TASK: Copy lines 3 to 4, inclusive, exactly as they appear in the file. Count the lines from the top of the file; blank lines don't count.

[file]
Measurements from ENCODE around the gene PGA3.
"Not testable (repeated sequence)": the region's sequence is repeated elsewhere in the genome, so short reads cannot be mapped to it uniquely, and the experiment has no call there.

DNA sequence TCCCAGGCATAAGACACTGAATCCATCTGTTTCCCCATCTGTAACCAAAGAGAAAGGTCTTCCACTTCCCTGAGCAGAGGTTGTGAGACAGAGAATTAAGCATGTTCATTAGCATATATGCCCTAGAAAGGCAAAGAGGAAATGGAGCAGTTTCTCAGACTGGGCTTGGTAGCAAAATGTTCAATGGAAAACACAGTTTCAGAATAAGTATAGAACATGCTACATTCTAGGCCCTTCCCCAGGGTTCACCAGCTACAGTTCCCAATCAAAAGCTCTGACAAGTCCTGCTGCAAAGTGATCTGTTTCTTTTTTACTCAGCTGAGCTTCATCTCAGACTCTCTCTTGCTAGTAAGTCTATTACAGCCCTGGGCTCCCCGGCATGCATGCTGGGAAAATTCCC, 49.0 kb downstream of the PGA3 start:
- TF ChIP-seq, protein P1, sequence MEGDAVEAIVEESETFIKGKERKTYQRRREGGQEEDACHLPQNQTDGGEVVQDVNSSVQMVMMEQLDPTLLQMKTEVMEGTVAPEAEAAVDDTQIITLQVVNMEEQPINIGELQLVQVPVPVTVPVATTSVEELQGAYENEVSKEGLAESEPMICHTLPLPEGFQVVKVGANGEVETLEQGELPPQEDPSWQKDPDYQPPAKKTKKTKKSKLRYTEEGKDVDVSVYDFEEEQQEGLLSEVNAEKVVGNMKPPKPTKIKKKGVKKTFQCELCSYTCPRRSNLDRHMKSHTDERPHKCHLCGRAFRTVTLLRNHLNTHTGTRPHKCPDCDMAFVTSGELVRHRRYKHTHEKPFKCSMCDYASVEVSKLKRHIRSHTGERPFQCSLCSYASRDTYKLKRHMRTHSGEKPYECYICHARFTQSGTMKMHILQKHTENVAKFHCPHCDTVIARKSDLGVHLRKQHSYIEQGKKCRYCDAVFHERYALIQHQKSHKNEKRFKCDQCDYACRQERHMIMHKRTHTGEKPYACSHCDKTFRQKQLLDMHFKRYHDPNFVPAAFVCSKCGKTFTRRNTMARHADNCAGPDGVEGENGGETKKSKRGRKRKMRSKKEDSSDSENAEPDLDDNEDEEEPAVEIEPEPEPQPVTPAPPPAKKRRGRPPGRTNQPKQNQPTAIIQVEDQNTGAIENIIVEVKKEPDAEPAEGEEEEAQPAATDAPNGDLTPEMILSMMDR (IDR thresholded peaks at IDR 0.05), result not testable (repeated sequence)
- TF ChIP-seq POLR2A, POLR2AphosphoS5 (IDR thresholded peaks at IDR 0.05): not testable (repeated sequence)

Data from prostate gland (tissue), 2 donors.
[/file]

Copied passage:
DNA sequence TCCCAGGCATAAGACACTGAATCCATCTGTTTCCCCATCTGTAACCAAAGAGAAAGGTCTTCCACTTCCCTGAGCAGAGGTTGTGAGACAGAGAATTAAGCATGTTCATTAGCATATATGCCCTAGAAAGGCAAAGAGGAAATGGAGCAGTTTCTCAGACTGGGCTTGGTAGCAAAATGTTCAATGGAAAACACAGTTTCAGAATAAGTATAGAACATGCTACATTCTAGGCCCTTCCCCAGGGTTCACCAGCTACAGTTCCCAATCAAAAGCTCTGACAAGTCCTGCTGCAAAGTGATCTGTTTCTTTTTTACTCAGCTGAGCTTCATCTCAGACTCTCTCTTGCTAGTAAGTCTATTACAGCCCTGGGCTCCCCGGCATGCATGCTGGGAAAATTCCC, 49.0 kb downstream of the PGA3 start:
- TF ChIP-seq, protein P1, sequence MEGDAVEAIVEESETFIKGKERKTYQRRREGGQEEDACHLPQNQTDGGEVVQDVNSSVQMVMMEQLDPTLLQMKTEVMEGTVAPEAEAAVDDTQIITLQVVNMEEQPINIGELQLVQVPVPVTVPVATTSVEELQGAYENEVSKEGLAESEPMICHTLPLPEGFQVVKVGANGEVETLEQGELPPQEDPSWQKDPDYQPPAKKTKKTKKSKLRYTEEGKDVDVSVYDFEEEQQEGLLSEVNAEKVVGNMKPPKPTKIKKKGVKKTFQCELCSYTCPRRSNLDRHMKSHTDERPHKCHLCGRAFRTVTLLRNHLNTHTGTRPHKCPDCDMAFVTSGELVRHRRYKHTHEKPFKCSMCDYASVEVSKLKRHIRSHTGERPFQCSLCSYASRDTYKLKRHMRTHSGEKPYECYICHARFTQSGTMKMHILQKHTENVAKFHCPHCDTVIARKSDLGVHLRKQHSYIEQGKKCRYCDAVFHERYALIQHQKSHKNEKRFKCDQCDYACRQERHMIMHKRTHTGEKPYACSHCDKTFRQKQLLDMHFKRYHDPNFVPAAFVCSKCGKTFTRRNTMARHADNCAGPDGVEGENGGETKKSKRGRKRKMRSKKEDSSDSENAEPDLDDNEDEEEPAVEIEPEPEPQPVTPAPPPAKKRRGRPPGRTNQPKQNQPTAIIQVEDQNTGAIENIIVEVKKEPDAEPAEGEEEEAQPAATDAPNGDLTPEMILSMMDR (IDR thresholded peaks at IDR 0.05), result not testable (repeated sequence)